VinaCapital prepares unlisted product push

The firm hires Stacy Kincaid to gather assets and drive projects for unlisted investment strategies in Vietnam.

VinaCapital, which manages three closed-end funds listed on London's Alternative Investment Market (Aim), is branching into an unlisted, general partnership business model. It has hired a specialist in managing such funds in the United States to drive the new business.

Don Lam, managing director at Ho Chi Minh City-based VinaCapital, says the firm will launch products structured as a general partner to appeal to institutional investors. The initial investors for VinaCapital's products were family offices and high-net-worth individuals in the US and Europe. Now the firm is branching out to institutions such as pension funds and to funds of funds. These are more comfortable participating as limited partners and are keen for private-equity type investments, he says.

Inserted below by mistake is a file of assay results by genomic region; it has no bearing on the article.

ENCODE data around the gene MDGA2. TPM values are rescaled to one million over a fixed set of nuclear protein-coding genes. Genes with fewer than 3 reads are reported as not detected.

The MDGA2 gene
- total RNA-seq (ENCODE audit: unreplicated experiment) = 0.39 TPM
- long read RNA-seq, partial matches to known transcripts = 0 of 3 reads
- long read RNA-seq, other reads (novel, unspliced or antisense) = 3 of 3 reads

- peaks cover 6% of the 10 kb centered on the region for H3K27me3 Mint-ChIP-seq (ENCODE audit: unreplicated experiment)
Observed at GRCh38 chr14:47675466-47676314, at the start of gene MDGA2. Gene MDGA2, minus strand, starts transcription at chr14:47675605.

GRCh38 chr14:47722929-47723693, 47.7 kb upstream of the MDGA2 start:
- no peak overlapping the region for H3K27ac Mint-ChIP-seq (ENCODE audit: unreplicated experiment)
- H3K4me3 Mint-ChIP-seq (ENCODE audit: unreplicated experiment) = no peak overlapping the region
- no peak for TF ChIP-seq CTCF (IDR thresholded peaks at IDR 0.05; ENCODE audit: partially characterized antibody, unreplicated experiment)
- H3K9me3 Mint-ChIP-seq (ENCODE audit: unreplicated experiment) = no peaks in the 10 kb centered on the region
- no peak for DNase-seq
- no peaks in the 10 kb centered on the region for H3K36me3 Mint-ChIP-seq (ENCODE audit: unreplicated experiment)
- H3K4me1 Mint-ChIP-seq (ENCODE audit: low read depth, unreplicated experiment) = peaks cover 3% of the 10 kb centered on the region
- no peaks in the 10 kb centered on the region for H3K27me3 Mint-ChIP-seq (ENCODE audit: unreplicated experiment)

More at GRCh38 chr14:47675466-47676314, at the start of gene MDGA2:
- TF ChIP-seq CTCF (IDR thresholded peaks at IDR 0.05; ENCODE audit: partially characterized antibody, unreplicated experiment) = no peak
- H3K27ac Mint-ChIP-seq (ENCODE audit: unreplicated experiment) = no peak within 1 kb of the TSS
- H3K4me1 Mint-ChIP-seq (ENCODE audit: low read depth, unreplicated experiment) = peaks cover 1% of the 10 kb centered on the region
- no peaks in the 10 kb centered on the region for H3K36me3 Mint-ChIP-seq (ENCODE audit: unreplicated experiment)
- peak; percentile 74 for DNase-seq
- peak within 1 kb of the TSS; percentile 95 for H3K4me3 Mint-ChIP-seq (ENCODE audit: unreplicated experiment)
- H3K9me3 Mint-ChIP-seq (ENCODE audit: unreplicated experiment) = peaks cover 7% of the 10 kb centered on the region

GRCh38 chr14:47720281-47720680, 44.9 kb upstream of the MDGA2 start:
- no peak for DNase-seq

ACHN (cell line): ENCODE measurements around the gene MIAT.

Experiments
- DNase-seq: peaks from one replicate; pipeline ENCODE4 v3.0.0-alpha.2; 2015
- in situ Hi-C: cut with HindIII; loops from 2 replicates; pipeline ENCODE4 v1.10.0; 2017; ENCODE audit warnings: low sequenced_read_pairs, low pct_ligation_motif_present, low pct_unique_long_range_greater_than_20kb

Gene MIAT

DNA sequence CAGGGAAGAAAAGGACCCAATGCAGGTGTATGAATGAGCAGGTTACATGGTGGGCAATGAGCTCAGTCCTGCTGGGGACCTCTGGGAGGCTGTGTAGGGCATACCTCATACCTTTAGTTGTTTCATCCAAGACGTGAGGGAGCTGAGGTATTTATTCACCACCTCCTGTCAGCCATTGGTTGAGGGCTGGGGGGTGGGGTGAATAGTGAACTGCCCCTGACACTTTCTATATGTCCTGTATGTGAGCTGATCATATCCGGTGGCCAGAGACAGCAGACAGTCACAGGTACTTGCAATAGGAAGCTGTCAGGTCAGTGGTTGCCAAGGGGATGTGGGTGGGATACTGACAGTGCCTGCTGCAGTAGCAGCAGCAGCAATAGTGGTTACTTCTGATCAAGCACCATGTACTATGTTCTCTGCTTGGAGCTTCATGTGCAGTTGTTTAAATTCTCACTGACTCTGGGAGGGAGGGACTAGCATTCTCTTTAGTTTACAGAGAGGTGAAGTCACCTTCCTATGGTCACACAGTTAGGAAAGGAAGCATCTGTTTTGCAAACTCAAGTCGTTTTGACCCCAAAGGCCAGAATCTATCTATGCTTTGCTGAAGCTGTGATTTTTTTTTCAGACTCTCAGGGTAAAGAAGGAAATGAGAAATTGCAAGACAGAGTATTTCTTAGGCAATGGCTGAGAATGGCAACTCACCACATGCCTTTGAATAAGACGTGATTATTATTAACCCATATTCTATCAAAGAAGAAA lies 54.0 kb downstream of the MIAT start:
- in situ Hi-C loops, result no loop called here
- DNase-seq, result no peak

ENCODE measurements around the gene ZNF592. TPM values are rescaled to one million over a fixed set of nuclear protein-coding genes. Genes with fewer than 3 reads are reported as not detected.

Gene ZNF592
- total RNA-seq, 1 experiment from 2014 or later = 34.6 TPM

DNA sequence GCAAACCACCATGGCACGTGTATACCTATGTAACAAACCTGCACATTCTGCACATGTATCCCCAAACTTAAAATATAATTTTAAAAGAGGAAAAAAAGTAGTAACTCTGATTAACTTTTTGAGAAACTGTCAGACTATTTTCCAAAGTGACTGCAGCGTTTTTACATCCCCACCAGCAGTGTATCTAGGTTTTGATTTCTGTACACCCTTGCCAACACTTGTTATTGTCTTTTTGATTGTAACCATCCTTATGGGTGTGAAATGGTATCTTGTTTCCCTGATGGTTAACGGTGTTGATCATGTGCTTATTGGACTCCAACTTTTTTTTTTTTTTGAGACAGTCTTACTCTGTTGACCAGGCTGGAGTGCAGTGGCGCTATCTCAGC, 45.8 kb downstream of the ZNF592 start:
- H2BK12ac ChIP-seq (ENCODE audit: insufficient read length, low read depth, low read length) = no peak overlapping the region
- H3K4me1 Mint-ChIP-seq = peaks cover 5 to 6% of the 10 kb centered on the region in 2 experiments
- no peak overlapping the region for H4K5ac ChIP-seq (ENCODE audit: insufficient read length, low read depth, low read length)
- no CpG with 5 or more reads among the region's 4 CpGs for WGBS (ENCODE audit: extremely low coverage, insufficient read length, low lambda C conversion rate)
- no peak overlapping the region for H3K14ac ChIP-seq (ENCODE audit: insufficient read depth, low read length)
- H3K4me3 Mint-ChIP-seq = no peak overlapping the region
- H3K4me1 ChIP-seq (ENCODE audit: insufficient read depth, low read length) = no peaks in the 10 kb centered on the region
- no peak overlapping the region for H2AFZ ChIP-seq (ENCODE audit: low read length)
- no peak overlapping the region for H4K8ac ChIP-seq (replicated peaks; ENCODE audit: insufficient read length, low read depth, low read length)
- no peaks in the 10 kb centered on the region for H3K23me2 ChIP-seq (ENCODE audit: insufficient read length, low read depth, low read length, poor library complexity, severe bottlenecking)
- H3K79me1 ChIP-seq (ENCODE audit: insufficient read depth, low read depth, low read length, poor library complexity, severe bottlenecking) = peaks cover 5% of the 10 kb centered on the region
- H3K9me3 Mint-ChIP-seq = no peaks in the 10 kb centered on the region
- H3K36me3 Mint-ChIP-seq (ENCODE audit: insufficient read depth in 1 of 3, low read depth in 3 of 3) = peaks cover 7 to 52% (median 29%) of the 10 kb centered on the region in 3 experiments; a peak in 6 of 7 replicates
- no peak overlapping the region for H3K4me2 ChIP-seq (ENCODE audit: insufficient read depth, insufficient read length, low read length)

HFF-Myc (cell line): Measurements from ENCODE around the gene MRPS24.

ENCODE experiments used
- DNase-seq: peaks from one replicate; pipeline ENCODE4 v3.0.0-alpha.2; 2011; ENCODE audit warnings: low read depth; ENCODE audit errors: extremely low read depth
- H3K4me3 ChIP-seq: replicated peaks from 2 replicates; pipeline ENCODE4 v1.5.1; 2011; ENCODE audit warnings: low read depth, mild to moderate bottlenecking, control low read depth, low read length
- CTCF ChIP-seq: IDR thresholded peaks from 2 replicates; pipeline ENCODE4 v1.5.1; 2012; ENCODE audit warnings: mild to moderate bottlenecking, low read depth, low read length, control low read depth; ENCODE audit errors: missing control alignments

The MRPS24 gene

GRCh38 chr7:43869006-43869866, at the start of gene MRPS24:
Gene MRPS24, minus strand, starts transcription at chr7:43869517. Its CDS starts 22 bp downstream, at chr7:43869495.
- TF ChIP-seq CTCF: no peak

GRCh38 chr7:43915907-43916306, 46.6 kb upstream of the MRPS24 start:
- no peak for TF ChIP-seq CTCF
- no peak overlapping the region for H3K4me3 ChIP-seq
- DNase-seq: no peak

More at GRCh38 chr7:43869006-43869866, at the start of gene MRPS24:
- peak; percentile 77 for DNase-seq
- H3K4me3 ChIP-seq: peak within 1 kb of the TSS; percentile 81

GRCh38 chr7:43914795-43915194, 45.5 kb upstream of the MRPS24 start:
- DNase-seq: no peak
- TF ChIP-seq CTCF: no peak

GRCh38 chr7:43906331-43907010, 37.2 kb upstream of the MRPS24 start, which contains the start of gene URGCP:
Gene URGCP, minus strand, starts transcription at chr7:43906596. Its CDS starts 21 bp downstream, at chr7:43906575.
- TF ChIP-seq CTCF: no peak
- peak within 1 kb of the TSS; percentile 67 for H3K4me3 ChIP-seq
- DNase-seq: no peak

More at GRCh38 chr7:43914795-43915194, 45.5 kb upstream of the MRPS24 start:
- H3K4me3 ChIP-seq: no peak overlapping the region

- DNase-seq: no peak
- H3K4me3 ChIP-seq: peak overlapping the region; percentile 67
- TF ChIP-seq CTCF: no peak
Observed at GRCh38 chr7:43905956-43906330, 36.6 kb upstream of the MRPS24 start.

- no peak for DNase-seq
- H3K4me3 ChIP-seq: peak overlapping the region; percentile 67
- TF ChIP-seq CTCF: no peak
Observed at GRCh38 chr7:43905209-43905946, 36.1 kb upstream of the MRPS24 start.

He acknowledges the move is also a reflection of the fact that since last year, the NAVs of Vietnam-focused listed funds, including VinaCapital's, trade at a steep discount. These already invest in a range of listed and unlisted assets, including securities, real estate, private equity, infrastructure and technology.

Thirdly, VinaCapital already has three versions of its listed funds, as it closed earlier versions due to capacity constraints. Although the underlying investments for any new, unlisted products will be similar (and run by the same team of investment managers), a private-equity structure eases such constraints. VinaCapital runs $1.6 billion of assets under management as of February.

The firm has hired Stacy Kincaid as fund portfolio managing director, with a mandate to oversee the structuring and capital-raising efforts for the GP business, whose investment targets include real estate and infrastructure.

She previously managed the placement of various private-equity funds for Probitas Partners in San Francisco. She has also managed real-estate and other types of investments. She says she was attracted to the role because Vietnam still represents a growth story, rather than a distressed one.

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